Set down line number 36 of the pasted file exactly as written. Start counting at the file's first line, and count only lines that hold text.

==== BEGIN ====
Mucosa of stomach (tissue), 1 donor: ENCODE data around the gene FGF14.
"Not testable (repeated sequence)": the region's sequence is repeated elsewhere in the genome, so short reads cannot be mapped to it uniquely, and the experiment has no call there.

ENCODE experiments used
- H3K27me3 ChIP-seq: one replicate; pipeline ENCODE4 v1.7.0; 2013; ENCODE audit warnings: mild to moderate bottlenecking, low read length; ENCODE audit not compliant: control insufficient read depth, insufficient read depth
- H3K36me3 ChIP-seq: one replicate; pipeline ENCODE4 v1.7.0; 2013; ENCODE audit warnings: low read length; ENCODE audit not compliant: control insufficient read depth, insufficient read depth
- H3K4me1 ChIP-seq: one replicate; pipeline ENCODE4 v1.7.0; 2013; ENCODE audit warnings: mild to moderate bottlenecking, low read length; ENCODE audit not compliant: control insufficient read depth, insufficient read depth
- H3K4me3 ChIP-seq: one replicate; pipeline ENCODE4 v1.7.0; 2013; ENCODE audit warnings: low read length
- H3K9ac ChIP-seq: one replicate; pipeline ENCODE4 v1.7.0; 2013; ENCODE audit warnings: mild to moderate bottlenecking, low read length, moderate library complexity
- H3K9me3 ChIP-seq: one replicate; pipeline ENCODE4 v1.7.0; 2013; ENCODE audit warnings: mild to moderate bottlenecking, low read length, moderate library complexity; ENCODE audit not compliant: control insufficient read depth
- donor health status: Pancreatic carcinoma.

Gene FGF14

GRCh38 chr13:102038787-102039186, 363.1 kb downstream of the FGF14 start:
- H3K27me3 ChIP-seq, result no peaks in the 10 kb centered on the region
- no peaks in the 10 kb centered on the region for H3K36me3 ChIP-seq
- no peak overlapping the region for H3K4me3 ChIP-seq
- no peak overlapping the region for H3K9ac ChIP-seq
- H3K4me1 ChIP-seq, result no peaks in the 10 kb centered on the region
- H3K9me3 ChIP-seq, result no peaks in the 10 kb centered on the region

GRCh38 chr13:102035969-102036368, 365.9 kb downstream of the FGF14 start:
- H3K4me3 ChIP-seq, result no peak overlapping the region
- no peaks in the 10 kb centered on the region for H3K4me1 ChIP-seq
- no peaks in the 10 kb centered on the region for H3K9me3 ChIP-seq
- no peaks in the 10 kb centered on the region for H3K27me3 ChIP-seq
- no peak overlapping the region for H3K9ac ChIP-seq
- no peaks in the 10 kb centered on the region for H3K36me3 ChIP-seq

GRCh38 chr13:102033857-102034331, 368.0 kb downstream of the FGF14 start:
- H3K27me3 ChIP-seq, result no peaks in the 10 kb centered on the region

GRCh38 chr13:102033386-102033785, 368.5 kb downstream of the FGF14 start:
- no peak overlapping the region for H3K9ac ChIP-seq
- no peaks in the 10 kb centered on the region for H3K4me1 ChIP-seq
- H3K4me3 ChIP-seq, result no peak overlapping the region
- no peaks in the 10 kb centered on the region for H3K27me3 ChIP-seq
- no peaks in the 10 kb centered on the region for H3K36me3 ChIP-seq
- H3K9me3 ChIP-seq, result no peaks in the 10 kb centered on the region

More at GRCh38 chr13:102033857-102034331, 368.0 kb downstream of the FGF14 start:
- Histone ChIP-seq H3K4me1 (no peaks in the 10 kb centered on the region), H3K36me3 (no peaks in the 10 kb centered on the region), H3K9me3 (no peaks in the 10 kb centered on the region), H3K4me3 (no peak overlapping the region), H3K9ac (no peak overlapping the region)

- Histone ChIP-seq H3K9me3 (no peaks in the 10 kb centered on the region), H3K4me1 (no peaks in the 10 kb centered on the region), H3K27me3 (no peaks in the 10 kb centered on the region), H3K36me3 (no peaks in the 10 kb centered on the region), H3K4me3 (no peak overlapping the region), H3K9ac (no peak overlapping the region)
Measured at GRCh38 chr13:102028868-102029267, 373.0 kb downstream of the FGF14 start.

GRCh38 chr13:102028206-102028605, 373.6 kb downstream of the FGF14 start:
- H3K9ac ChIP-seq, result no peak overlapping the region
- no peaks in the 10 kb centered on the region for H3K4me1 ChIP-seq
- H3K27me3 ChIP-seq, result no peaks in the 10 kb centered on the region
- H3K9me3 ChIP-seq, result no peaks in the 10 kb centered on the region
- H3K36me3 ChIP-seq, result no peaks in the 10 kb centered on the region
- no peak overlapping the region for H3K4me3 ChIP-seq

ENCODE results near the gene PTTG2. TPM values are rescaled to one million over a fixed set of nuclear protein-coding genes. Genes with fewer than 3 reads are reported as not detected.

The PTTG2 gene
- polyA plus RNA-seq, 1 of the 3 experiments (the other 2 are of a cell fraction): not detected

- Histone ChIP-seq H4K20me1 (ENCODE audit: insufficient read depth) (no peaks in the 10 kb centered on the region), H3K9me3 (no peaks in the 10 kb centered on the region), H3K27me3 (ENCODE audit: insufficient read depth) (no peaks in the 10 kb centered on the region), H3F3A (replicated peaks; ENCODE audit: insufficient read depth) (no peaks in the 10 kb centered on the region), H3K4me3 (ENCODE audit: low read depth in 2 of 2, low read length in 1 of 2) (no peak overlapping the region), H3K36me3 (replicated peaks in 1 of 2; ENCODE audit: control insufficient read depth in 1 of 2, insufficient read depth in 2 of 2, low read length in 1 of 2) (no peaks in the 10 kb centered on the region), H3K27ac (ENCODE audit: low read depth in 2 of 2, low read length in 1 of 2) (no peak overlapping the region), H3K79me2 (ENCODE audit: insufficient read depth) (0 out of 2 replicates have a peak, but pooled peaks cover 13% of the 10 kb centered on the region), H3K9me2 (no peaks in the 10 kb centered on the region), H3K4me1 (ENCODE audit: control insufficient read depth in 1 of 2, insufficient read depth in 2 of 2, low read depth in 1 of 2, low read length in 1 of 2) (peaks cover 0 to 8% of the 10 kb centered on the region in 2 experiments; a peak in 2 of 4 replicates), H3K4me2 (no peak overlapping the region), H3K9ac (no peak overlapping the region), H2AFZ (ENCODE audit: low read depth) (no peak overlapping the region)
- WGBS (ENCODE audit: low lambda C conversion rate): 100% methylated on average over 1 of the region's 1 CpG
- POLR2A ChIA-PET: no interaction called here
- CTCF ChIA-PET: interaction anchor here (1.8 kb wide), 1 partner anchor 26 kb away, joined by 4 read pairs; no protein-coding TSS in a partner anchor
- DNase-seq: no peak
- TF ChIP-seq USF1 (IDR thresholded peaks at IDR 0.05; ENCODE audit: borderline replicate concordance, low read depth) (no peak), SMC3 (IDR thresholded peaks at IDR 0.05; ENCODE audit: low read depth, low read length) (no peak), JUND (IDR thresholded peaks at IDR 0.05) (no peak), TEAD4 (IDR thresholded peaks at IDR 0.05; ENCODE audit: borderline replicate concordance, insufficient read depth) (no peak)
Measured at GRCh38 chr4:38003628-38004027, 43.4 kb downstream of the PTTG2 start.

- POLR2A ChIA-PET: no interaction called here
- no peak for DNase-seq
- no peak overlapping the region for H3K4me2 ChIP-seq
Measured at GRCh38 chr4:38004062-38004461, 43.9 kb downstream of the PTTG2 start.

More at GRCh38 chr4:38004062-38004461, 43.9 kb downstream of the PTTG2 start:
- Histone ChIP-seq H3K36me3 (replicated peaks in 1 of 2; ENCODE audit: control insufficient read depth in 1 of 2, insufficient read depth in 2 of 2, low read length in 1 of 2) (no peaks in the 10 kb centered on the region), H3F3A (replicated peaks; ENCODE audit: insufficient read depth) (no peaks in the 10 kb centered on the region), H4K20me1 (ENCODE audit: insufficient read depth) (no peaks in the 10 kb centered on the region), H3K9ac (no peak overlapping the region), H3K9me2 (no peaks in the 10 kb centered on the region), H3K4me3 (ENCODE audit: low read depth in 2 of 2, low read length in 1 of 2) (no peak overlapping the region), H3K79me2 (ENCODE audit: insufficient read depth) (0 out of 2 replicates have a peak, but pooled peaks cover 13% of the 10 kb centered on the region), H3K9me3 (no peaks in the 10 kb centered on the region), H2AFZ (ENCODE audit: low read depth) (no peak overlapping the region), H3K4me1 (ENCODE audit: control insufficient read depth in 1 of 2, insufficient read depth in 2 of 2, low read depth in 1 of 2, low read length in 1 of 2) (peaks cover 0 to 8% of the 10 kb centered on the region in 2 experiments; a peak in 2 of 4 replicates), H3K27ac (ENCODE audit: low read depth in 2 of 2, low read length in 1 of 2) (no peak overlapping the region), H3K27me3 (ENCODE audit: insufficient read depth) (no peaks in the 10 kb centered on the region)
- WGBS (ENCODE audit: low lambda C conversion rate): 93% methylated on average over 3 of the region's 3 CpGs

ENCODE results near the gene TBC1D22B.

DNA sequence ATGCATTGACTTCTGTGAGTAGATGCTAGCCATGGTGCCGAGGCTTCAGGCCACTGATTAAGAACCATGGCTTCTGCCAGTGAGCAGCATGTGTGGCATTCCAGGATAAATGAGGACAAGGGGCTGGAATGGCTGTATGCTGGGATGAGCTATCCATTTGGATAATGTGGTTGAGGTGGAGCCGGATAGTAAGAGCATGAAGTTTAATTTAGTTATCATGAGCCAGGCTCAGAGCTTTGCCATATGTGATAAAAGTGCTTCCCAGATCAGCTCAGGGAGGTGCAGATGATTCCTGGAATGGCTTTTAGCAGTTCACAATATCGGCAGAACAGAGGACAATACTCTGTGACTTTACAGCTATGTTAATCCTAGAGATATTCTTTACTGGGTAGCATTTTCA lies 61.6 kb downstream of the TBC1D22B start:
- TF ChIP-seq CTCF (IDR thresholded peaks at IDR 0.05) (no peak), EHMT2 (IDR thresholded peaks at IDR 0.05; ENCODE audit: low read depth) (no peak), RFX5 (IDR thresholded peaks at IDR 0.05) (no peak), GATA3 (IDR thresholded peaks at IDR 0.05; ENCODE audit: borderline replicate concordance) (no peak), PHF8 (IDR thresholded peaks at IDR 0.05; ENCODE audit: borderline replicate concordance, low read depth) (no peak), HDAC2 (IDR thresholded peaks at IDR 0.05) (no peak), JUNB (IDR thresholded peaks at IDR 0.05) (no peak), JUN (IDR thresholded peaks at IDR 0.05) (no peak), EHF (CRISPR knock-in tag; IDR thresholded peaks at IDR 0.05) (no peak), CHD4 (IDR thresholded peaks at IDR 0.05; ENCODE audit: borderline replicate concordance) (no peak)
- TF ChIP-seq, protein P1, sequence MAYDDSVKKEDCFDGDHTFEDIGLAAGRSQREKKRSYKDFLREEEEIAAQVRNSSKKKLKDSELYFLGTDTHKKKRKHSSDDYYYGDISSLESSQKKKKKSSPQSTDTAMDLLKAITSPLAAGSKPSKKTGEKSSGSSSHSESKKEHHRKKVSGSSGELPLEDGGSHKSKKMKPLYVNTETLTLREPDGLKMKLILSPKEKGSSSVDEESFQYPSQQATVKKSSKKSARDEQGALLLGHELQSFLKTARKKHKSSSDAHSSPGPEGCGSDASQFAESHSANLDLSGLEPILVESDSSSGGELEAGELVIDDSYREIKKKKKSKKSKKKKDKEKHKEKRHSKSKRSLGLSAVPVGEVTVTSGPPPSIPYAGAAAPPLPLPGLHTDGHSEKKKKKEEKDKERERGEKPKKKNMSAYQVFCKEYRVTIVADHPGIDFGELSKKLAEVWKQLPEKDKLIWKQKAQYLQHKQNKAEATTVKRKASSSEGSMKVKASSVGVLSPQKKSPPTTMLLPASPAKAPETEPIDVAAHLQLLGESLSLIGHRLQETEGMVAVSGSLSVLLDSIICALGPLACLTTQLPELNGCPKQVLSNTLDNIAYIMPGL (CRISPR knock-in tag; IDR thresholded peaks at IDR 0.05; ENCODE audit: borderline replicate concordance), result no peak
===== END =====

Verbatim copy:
- Histone ChIP-seq H3K4me1 (no peaks in the 10 kb centered on the region), H3K36me3 (no peaks in the 10 kb centered on the region), H3K9me3 (no peaks in the 10 kb centered on the region), H3K4me3 (no peak overlapping the region), H3K9ac (no peak overlapping the region)